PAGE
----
Regarding the multiple letters you are receiving on the Nigerian scams, you may want to warn your readers that participation can lead to incarceration. The reader who told his story of USAA bank taking the amount of the fake checks from his account was lucky. Frequently, these scams prey on people who get greedy and suffer the consequences. In many cases, people receive a check (sometimes out of the blue, with no prior email contact) in the mail with a request to deposit it and send back 10% or 25%, etc to an international address (often in Canada). Since the check is normally for a substantial amount ($15,000 to $30,000 is common) greed overcomes common sense and the recipient deposits the check in his account. Sometimes these scams involve overpayment for a purchase or a sad story about trying to circumvent foreign banking laws. In any case, the recipient deposits the check, and maybe sends some money back, or just starts to spend the money himself.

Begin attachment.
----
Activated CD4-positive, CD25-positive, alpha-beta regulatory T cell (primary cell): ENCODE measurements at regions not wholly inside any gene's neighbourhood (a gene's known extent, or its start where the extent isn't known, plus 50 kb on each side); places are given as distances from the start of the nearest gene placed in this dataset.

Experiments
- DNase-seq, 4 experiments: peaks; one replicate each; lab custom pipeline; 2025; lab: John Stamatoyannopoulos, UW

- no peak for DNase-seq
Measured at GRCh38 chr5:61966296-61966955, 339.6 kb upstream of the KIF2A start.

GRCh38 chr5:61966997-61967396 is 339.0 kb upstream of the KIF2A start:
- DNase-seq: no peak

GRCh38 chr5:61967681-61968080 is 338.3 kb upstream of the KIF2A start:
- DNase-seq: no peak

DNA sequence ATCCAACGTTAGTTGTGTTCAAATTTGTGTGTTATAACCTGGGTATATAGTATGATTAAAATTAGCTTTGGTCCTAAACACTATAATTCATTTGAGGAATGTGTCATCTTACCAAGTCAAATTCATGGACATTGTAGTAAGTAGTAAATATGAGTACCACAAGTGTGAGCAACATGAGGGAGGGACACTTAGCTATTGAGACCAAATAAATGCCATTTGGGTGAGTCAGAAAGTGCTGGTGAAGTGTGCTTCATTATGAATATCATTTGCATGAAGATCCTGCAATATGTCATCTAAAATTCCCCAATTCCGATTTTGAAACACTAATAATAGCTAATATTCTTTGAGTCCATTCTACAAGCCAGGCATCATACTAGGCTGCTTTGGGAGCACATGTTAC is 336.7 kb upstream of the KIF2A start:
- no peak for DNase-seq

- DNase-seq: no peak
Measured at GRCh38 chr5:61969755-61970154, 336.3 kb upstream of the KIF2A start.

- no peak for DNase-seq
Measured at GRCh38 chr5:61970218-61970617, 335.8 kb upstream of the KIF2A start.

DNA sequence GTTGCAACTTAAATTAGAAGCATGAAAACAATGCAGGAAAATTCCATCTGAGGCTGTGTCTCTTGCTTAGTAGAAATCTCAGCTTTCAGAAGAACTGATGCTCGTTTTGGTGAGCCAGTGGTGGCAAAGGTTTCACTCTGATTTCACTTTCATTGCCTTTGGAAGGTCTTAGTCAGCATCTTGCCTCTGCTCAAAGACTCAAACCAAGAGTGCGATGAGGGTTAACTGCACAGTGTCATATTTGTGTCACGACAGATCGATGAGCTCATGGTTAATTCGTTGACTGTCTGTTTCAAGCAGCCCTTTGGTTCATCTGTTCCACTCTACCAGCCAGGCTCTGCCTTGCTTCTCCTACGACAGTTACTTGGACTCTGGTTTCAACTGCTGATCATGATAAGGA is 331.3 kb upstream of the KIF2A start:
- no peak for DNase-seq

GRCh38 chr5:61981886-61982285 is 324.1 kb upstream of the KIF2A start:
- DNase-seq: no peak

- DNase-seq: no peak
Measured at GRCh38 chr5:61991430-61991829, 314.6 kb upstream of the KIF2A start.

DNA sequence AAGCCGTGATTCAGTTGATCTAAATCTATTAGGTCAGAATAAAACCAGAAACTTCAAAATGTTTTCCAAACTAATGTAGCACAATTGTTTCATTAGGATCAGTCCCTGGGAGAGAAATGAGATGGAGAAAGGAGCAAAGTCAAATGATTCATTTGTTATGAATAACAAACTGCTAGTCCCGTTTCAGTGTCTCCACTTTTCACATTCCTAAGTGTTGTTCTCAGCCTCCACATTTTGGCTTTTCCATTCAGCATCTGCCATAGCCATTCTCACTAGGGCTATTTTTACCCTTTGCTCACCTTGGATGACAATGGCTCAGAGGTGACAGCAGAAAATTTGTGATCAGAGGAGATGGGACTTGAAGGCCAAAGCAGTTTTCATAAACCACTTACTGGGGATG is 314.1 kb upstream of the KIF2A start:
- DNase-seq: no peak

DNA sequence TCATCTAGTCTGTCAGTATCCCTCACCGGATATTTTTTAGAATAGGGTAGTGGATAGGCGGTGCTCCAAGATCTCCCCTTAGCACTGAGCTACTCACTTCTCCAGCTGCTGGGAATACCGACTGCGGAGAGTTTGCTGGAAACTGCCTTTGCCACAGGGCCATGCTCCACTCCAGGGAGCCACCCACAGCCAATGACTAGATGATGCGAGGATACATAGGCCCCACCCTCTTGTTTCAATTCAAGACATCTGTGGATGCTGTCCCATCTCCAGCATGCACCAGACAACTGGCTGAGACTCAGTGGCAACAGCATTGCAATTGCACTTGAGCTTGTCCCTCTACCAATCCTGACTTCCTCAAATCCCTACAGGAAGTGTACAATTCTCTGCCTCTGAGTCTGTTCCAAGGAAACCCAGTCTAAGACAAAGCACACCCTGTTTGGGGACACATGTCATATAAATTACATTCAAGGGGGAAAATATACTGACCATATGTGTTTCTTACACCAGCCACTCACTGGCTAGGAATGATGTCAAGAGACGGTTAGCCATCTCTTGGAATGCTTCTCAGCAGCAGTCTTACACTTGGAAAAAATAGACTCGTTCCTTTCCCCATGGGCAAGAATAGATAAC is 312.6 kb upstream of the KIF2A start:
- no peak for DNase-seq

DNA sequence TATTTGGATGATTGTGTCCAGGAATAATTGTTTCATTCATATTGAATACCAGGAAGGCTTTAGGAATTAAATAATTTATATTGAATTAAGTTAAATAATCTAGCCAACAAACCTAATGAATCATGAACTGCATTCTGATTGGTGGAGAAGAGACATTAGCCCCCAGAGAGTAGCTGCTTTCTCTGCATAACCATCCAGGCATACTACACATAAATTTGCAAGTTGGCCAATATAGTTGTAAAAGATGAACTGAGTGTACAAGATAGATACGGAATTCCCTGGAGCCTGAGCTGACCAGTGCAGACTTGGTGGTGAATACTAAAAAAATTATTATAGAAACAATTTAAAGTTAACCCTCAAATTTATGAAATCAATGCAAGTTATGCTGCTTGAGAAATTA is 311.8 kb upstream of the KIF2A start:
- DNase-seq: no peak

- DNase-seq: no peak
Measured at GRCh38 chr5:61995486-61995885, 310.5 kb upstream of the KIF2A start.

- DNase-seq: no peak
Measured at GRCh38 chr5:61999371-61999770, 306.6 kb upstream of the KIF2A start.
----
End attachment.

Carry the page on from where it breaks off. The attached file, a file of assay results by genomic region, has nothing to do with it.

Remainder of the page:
When the check comes back as counterfeit, the bank deducts the amounts from his account and reports the incident to the police. In most states, this qualifies as Forgery, a felony. In my city, most banks spot the counterfeit check during the deposit attempt and calls law enforcement at that point. Although you may be saved from losing money you at least end up with a contact with local police that you wish you had avoided. If you have a criminal history and try to bluff your way through by justifying the check, you might get charged. Even if you end up with a not guilty judgment in the end, you have spent a lot of money, and had your freedom (not to mention your ability to possess firearms) endangered for no return.
In the end, it comes down to this: “If it looks too good to be true, it probably is!” Common Sense and Self Responsibility rule! Please keep up the good work with the blog. I read it every morning. - S.T. in Arkansas